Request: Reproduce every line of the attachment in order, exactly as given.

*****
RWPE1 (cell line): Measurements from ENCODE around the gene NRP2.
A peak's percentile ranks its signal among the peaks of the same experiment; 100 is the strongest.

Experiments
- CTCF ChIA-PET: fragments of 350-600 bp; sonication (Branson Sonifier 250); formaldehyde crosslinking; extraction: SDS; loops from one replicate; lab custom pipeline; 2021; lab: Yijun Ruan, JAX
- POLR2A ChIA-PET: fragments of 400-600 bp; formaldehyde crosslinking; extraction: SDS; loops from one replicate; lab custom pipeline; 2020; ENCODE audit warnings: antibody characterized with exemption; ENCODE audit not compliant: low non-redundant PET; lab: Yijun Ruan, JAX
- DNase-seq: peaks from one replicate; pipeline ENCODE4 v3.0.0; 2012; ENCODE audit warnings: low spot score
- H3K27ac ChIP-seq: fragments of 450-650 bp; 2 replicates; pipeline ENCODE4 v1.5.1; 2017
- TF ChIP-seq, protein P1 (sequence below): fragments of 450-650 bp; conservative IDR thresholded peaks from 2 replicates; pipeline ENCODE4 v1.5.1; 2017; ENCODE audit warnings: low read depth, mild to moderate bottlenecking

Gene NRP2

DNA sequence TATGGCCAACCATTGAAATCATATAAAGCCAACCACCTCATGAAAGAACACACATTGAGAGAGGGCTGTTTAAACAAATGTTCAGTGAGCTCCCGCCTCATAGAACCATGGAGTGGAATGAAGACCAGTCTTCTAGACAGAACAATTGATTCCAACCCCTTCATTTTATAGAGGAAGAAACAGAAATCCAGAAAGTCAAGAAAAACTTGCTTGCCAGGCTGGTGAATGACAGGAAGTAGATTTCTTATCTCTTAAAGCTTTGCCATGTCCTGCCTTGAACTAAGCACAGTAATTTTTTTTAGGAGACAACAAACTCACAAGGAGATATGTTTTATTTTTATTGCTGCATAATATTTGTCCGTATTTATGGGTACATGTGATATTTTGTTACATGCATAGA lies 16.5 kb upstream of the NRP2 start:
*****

RWPE1 (cell line): Measurements from ENCODE around the gene NRP2.
A peak's percentile ranks its signal among the peaks of the same experiment; 100 is the strongest.

Experiments
- CTCF ChIA-PET: fragments of 350-600 bp; sonication (Branson Sonifier 250); formaldehyde crosslinking; extraction: SDS; loops from one replicate; lab custom pipeline; 2021; lab: Yijun Ruan, JAX
- POLR2A ChIA-PET: fragments of 400-600 bp; formaldehyde crosslinking; extraction: SDS; loops from one replicate; lab custom pipeline; 2020; ENCODE audit warnings: antibody characterized with exemption; ENCODE audit not compliant: low non-redundant PET; lab: Yijun Ruan, JAX
- DNase-seq: peaks from one replicate; pipeline ENCODE4 v3.0.0; 2012; ENCODE audit warnings: low spot score
- H3K27ac ChIP-seq: fragments of 450-650 bp; 2 replicates; pipeline ENCODE4 v1.5.1; 2017
- TF ChIP-seq, protein P1 (sequence below): fragments of 450-650 bp; conservative IDR thresholded peaks from 2 replicates; pipeline ENCODE4 v1.5.1; 2017; ENCODE audit warnings: low read depth, mild to moderate bottlenecking

Gene NRP2

DNA sequence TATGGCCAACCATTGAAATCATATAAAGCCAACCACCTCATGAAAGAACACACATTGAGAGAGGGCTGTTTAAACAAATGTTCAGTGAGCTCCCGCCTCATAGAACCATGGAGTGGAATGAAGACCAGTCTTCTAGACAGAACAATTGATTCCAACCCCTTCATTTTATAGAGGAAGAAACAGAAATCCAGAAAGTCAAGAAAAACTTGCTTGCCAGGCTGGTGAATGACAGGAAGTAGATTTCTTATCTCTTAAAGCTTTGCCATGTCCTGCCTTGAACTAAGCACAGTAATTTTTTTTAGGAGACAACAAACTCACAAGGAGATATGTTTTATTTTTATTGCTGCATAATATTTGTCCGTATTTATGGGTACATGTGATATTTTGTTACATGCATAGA lies 16.5 kb upstream of the NRP2 start: